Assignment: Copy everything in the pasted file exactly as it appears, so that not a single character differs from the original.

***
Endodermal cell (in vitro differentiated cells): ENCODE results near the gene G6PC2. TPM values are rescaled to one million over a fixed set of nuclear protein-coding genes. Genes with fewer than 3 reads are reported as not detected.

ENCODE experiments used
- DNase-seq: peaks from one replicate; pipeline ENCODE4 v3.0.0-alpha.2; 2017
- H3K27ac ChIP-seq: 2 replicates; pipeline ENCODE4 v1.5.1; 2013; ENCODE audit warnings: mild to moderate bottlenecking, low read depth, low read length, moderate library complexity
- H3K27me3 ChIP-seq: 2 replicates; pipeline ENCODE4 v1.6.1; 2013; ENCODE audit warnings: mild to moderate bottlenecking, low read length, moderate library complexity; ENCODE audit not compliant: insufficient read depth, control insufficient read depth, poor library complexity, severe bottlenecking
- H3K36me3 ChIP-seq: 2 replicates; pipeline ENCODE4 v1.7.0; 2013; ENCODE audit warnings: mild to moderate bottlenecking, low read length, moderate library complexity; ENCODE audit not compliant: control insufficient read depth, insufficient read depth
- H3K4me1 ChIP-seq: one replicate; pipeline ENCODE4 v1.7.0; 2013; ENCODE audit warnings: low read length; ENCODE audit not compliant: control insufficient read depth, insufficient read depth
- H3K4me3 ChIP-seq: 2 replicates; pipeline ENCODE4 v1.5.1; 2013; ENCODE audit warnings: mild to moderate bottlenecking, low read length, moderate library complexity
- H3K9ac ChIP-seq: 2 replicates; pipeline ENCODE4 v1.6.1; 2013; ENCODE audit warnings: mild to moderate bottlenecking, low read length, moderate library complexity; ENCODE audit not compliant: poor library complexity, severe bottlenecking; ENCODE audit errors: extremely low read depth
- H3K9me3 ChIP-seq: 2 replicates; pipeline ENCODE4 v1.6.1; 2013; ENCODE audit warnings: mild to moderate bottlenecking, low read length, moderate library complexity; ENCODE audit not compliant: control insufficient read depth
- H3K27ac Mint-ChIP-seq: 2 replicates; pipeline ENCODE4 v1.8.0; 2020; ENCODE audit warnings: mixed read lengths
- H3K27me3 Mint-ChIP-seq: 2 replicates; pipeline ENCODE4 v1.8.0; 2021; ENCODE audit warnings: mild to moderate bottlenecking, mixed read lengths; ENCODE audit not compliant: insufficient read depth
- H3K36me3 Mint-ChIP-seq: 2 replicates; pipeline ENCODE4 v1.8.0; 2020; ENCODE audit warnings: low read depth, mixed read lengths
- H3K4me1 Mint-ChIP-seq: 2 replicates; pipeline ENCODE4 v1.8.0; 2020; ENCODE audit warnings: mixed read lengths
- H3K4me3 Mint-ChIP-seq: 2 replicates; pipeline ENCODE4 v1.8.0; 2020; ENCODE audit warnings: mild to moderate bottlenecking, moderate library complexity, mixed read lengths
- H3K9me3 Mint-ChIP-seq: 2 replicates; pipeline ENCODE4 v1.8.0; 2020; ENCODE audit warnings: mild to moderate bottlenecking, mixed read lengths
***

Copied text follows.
Endodermal cell (in vitro differentiated cells): ENCODE results near the gene G6PC2. TPM values are rescaled to one million over a fixed set of nuclear protein-coding genes. Genes with fewer than 3 reads are reported as not detected.

ENCODE experiments used
- DNase-seq: peaks from one replicate; pipeline ENCODE4 v3.0.0-alpha.2; 2017
- H3K27ac ChIP-seq: 2 replicates; pipeline ENCODE4 v1.5.1; 2013; ENCODE audit warnings: mild to moderate bottlenecking, low read depth, low read length, moderate library complexity
- H3K27me3 ChIP-seq: 2 replicates; pipeline ENCODE4 v1.6.1; 2013; ENCODE audit warnings: mild to moderate bottlenecking, low read length, moderate library complexity; ENCODE audit not compliant: insufficient read depth, control insufficient read depth, poor library complexity, severe bottlenecking
- H3K36me3 ChIP-seq: 2 replicates; pipeline ENCODE4 v1.7.0; 2013; ENCODE audit warnings: mild to moderate bottlenecking, low read length, moderate library complexity; ENCODE audit not compliant: control insufficient read depth, insufficient read depth
- H3K4me1 ChIP-seq: one replicate; pipeline ENCODE4 v1.7.0; 2013; ENCODE audit warnings: low read length; ENCODE audit not compliant: control insufficient read depth, insufficient read depth
- H3K4me3 ChIP-seq: 2 replicates; pipeline ENCODE4 v1.5.1; 2013; ENCODE audit warnings: mild to moderate bottlenecking, low read length, moderate library complexity
- H3K9ac ChIP-seq: 2 replicates; pipeline ENCODE4 v1.6.1; 2013; ENCODE audit warnings: mild to moderate bottlenecking, low read length, moderate library complexity; ENCODE audit not compliant: poor library complexity, severe bottlenecking; ENCODE audit errors: extremely low read depth
- H3K9me3 ChIP-seq: 2 replicates; pipeline ENCODE4 v1.6.1; 2013; ENCODE audit warnings: mild to moderate bottlenecking, low read length, moderate library complexity; ENCODE audit not compliant: control insufficient read depth
- H3K27ac Mint-ChIP-seq: 2 replicates; pipeline ENCODE4 v1.8.0; 2020; ENCODE audit warnings: mixed read lengths
- H3K27me3 Mint-ChIP-seq: 2 replicates; pipeline ENCODE4 v1.8.0; 2021; ENCODE audit warnings: mild to moderate bottlenecking, mixed read lengths; ENCODE audit not compliant: insufficient read depth
- H3K36me3 Mint-ChIP-seq: 2 replicates; pipeline ENCODE4 v1.8.0; 2020; ENCODE audit warnings: low read depth, mixed read lengths
- H3K4me1 Mint-ChIP-seq: 2 replicates; pipeline ENCODE4 v1.8.0; 2020; ENCODE audit warnings: mixed read lengths
- H3K4me3 Mint-ChIP-seq: 2 replicates; pipeline ENCODE4 v1.8.0; 2020; ENCODE audit warnings: mild to moderate bottlenecking, moderate library complexity, mixed read lengths
- H3K9me3 Mint-ChIP-seq: 2 replicates; pipeline ENCODE4 v1.8.0; 2020; ENCODE audit warnings: mild to moderate bottlenecking, mixed read lengths